Being approved for a visa and various work and residency permits is often only one of the first steps an immigrant faces. When arriving in a new country and culture, the language barrier may rapidly become the most important problem to resolve.
US lawmakers this month have renewed a long-standing debate over whether or not to legislate English as America's official language. As in many other countries of the world, the debate in the US over whether English is endangered is not necessarily directed at the words we speak. Somewhat ironically, it is feelings against the contamination of native languages by English that stirs the debate in other countries, such as France.
The language spoken is usually more related to concerns about migration issues and possible changes to culture and society. Especially in the US, where second languages are nearly unknown in large sections of the population, the sound of an unknown tongue raises discomfort in many people.
Approximately 160 countries have specific measures included in their constitutions to protect in some form what is perceived as their national tongue. Up until now, the United States has passed no such official measure, although the first attempt was made in 1981. In some nations, guarding the language has gone a bit further than only their constitutions.
France's Academie Francaise, an entire university-level institution dedicated to the French language and culture, is both admired and ridiculed for its dedication to protecting the "langue de la nation" from words borrowed from other tongues - particularly English, rather unaffectionately known as Franglais.
Canadian lawmakers have passed legislation in an attempt to make clear that Canada is a bilingual nation. Nearly everything from cigarette packages to highway signs are published in both French and English.The exception is the predominantly French-speaking province of Quebec, where English has been virtually eliminated.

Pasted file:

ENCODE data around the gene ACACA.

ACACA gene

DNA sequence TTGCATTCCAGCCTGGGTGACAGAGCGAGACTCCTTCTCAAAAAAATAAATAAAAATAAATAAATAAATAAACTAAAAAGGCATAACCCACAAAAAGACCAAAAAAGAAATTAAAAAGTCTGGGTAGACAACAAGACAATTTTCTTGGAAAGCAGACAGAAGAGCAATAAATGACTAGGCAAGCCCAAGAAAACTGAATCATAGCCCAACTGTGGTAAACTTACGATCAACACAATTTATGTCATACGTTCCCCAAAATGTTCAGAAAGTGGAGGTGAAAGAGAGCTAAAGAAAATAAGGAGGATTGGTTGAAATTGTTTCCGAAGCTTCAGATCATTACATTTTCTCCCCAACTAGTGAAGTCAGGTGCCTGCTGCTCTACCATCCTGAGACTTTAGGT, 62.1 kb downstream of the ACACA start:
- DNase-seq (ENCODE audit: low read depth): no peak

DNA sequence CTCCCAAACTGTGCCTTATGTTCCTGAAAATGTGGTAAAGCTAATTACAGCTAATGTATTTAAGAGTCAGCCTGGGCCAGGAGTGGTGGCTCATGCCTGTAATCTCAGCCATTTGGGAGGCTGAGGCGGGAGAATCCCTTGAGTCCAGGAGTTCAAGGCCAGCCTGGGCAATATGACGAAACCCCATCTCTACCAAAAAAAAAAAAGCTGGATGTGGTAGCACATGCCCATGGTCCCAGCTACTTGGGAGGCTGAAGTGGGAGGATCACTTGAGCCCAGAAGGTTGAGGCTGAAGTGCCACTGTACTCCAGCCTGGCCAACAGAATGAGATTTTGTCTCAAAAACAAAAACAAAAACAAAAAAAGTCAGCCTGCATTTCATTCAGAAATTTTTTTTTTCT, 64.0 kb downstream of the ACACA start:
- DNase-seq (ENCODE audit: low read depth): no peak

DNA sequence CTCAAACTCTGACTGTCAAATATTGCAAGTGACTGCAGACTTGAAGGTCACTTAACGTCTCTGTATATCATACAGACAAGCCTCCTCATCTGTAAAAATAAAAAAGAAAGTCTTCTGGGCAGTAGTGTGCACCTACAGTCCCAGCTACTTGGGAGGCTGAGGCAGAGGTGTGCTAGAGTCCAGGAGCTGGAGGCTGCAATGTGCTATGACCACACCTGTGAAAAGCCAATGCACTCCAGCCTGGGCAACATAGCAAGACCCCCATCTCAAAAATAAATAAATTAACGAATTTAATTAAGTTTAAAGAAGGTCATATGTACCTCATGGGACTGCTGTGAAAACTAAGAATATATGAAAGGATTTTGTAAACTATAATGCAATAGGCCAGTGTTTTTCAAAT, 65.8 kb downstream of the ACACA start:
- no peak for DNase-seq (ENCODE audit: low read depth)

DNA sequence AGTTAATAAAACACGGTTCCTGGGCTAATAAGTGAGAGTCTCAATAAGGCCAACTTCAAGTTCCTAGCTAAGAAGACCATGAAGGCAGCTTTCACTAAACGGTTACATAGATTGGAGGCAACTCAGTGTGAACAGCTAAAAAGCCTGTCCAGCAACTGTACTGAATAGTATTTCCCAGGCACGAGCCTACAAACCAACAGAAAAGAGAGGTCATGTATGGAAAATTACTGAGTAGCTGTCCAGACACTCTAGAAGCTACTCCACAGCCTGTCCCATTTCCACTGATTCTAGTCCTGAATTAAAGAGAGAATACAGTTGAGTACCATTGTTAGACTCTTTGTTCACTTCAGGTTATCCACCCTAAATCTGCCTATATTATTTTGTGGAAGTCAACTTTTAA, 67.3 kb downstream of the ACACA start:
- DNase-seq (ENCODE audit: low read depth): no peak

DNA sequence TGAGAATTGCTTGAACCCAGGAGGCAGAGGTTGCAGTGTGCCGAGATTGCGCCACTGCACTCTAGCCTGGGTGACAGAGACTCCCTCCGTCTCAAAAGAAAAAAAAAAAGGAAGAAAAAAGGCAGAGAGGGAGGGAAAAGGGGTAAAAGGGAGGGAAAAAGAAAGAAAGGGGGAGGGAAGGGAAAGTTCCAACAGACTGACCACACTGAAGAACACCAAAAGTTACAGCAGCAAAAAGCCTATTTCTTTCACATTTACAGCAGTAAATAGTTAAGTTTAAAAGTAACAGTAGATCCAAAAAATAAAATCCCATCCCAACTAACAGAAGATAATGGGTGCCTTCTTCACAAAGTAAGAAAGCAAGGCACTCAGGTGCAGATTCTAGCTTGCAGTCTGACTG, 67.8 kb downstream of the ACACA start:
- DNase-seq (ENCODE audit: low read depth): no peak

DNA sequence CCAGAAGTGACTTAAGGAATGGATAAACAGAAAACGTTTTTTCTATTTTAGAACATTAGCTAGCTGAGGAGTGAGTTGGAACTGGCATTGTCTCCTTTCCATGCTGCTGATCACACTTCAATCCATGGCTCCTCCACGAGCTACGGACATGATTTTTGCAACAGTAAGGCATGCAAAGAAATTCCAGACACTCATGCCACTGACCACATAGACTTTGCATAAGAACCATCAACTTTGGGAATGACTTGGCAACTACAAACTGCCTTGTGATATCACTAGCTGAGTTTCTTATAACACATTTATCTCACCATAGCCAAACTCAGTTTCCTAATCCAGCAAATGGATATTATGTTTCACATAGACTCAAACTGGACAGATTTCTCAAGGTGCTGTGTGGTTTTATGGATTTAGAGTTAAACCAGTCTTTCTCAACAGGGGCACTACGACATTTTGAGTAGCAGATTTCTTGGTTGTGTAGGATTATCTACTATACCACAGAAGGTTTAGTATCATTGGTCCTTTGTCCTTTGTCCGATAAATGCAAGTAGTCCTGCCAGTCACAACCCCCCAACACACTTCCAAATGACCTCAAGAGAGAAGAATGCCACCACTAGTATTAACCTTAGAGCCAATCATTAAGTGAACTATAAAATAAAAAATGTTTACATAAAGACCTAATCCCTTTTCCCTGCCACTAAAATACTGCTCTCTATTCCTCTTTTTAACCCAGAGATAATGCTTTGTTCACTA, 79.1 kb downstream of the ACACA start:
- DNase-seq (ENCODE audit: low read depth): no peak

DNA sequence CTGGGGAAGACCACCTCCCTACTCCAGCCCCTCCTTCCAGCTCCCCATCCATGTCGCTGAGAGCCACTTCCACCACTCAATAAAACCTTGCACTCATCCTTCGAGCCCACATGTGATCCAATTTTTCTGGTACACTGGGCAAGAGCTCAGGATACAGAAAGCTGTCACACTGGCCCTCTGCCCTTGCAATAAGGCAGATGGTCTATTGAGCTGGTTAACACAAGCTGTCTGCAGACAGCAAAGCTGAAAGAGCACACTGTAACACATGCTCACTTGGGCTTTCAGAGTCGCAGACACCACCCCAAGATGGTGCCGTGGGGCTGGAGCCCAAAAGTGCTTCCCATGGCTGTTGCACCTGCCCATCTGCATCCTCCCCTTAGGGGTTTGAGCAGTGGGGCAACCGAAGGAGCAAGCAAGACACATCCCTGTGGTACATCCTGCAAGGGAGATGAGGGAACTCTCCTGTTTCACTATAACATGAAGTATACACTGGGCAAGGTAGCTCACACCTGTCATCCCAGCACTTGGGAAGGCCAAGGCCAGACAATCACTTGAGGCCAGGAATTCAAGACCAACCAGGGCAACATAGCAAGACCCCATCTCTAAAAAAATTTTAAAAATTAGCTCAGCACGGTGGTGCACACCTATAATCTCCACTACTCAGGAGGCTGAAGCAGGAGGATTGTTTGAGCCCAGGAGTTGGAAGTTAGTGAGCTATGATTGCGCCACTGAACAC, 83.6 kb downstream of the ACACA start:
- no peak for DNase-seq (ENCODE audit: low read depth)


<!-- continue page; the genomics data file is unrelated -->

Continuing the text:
The Academy of the Hebrew Language in Israel is responsible for the creation of new Hebrew words and rules on spelling and grammar. The Icelandic government has established the Islensk Malstod, a national institute that considers and crafts the new words needed to sustain a language that has changed little in nearly 1,000 years.
This month, politicians in the US are covering a topic that has been controversial since the late 1700's, when John Adams in 1780 attempted to have English declared as the national, unifying language. No similar measure has ever been passed. Founded in 1983, a group called "US English" has strongly advocated English as the national language. This is the group that is a primary advocate behind recent efforts to assert English as a national language
During and after World War I, when German-speaking immigrants constituted the nation's largest minority, making English the nation's official language was briefly supported. While it failed, many services that immigrants had enjoyed for generations - including many bilingual education programs - were terminated.
The thing that has made English so popular is that the language changes rapidly to accommodate a rapidly changing world, recently having been calculated to exceed a total vocabulary of over 1,000,000 million words. In comparison, German comes in a distant second around 250,000, while Spanish and French have approximately 200,000, and Russian estimated as having approximately 125,000.
Even so, laws establishing English as the official language in the US are probably more symbolic than practical. It could lead the government to restrict services provided in other languages. The same changes would also apply to any country. While it may provide a sense of security to some, and possibly reduce some government services, it may also, in the long term, diminish the value of people coming into a country.
As Europe has and is learning, despite the difficulties, a broad multi-lingual and multi-cultural society has many benefits.
Even in the US, businesses are discovering the benefits of broadcasting in Spanish to increase their customer base, and many places have bilingual education services.
[ Last edited 30 June, 2006 for formatting and clarity; links added. ]